“We underestimated how quickly we could get it up and running and it took a lot longer to find sellers and buyers.”
Nonetheless, the branch is now successful thanks to having the right team in place and investment in facilities and infrastructure. The site was named LeasePlan UK’s auction provider of the year for 2015.
Scarborough, who took control of the business alongside brother David when their father retired in 2010, says: “Our business has a shallow management structure, the people who run the group are spread across the four locations and they deal with the buyers and sellers every day. This relationship with the customer means we get regular feedback and are able to react quickly.
“They have the confidence and authority to make decisions, giving huge flexibility and power at a local level. They also know how to get the right people into the auction rooms and that’s a big part of what makes us successful.”
Historically, Aston Barclay dealt with smaller outright purchase fleets but Scarborough says: “We rarely come across managed fleets now. More businesses are moving towards leasing and management companies so we tend to target them for volume.”
He continues: “We see every sector of the industry as an opportunity and we’d certainly like to develop our fleet representation further. Once you come out of the top 10 leasing companies there are fewer and fewer big players. We’d like more but I think we probably punch above our weight.”
Aston Barclay’s other major investment has been in the adoption of new technology. Its Live online auction service, which originally launched in 2009, has been fully optimised for both desktop and mobile devices.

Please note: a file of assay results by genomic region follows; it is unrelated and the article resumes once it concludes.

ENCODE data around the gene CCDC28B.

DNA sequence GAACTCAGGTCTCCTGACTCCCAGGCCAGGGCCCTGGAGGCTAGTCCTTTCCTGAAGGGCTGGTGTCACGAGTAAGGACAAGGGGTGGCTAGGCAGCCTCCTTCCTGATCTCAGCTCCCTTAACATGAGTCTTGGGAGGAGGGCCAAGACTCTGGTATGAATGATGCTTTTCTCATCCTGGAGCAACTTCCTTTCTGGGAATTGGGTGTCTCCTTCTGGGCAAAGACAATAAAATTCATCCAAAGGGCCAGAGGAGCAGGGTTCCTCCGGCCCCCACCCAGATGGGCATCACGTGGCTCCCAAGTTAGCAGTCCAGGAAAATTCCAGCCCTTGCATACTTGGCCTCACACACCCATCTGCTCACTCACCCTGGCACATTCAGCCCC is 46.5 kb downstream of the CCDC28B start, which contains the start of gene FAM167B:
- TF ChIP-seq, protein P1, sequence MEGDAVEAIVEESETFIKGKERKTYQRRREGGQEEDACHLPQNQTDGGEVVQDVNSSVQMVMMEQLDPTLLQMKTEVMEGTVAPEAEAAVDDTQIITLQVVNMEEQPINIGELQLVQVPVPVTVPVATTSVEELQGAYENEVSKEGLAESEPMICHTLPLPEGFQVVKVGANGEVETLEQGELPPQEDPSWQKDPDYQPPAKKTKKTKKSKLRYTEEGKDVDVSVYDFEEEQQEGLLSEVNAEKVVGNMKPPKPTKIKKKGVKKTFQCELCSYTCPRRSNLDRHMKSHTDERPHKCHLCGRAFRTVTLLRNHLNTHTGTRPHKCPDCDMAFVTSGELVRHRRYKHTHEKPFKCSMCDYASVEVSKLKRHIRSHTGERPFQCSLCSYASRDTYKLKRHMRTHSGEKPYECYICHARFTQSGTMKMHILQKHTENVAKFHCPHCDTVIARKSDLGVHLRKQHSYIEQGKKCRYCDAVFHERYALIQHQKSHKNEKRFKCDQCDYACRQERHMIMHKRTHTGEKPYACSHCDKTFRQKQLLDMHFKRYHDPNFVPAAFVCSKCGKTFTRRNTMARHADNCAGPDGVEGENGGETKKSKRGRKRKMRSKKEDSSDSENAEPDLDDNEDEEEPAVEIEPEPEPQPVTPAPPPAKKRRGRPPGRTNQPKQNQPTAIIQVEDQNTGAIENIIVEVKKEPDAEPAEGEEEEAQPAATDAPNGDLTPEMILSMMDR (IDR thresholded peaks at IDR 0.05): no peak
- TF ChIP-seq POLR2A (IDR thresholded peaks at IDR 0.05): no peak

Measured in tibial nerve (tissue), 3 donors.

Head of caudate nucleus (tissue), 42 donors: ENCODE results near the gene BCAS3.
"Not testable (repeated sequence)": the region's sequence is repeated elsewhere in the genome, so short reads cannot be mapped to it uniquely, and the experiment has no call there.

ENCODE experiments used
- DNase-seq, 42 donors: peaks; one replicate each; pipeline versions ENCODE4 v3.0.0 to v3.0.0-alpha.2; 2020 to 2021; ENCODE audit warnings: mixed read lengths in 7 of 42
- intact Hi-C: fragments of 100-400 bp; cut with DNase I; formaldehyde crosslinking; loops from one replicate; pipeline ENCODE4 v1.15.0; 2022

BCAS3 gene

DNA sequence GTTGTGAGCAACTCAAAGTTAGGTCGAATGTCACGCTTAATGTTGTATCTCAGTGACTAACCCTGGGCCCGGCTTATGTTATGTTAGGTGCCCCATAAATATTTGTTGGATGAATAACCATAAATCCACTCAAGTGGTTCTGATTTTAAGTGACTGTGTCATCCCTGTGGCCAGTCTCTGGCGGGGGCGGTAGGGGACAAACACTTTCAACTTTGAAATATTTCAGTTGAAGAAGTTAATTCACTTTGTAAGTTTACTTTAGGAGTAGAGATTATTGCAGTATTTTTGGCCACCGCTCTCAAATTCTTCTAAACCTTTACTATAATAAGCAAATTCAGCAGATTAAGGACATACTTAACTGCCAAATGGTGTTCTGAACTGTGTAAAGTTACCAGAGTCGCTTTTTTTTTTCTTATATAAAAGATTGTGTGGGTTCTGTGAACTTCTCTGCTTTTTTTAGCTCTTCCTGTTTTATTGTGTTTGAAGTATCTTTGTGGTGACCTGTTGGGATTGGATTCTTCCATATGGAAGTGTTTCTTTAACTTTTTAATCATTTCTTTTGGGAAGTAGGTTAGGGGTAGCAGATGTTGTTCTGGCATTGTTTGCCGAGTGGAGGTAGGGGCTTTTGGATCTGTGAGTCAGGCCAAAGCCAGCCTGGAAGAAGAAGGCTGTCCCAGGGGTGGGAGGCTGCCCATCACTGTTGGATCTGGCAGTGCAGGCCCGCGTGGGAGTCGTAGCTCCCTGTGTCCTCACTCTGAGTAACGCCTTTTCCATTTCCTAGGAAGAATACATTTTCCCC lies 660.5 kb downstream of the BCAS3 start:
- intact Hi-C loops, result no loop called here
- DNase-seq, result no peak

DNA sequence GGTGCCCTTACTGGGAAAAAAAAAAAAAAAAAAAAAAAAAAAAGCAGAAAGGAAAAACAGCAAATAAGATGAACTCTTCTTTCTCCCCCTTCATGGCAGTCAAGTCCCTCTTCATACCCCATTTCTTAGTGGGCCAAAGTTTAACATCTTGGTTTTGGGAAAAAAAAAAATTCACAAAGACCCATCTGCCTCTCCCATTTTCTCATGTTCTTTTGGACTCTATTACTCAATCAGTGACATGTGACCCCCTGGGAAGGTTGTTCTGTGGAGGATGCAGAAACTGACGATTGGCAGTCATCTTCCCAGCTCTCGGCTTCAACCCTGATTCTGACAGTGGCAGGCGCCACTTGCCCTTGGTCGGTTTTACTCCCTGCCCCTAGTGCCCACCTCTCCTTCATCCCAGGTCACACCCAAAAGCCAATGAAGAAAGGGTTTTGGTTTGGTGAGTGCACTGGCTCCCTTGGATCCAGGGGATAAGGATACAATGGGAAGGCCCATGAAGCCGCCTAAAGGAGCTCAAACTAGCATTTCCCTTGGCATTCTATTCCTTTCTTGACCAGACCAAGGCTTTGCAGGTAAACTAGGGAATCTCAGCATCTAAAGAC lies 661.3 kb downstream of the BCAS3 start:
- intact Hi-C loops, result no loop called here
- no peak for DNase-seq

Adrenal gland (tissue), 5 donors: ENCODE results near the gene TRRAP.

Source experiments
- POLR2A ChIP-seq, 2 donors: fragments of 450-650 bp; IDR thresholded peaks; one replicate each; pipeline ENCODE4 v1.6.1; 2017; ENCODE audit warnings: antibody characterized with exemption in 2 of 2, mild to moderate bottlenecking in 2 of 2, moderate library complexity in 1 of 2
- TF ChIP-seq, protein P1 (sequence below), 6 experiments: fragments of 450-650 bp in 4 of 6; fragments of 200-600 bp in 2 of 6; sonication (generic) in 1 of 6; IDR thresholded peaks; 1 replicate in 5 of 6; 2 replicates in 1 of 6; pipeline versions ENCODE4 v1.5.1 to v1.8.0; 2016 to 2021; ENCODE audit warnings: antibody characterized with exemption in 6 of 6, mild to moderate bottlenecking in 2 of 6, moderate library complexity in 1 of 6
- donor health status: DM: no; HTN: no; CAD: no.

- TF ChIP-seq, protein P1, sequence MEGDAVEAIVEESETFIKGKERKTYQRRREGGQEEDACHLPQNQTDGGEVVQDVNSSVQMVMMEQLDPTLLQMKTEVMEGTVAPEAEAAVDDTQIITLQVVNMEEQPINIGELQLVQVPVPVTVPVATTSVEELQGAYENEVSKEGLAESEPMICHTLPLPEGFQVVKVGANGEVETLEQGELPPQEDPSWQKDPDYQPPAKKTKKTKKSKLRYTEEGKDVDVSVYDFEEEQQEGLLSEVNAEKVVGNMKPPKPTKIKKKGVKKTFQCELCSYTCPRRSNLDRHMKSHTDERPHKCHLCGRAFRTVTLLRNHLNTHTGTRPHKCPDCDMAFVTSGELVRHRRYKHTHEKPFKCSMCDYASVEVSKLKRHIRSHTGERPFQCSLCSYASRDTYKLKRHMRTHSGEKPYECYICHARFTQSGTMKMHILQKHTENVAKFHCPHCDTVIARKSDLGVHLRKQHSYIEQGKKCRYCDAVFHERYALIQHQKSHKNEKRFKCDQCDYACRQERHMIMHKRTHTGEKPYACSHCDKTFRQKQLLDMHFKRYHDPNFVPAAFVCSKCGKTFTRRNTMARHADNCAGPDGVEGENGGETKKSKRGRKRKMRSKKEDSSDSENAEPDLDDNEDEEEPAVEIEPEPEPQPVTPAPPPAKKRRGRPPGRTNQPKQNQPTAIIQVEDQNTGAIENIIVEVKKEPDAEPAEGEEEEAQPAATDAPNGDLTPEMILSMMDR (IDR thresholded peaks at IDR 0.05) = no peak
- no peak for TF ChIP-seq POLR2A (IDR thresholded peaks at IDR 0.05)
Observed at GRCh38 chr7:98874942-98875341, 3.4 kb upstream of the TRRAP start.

While the company embraces the web and has seen between 20-40% of sales be made through Live, it maintains that the success of an auction is based around the marketplace environment. Online catalogues and vehicle reports have made it much easier for buyers to make decisions ahead of visiting the site but Aston Barclay believes most buyers thrive in a traditional auction environment where they can monitor prices and see what competitors are buying.
Scarborough explains: “What we are interested in is getting the best price for a car. This means getting people to bid, so we have to provide the widest platform possible. We don’t want to force a particular route, if people choose to bid online or in-hall we don’t mind. It’s about using a competitive market place to generate prices and using it in different ways through technology. Without lots of bidders there isn’t the same drive for people to bid up prices.”
Moving forward, the company will be looking at alternative methods of selling by auction. This includes the possibility of selling cars that aren’t on the premises. “Pre-selling could make things cheaper for us and our customers,” Scarborough says. The aim would be to try and auction the car before it comes off lease and transport it straight to the new buyer.
However, it is “fraught with issues”, says Scarborough. “You need cooperation from the user and getting accurate information, photos and condition reports before de-fleet is difficult, especially when you factor in the time lag before sale.”
Company: Aston Barclay
Managing director: Glenn Scarborough
Experience: 25 years
Number of sites: Four
Investments: £7.5m over five years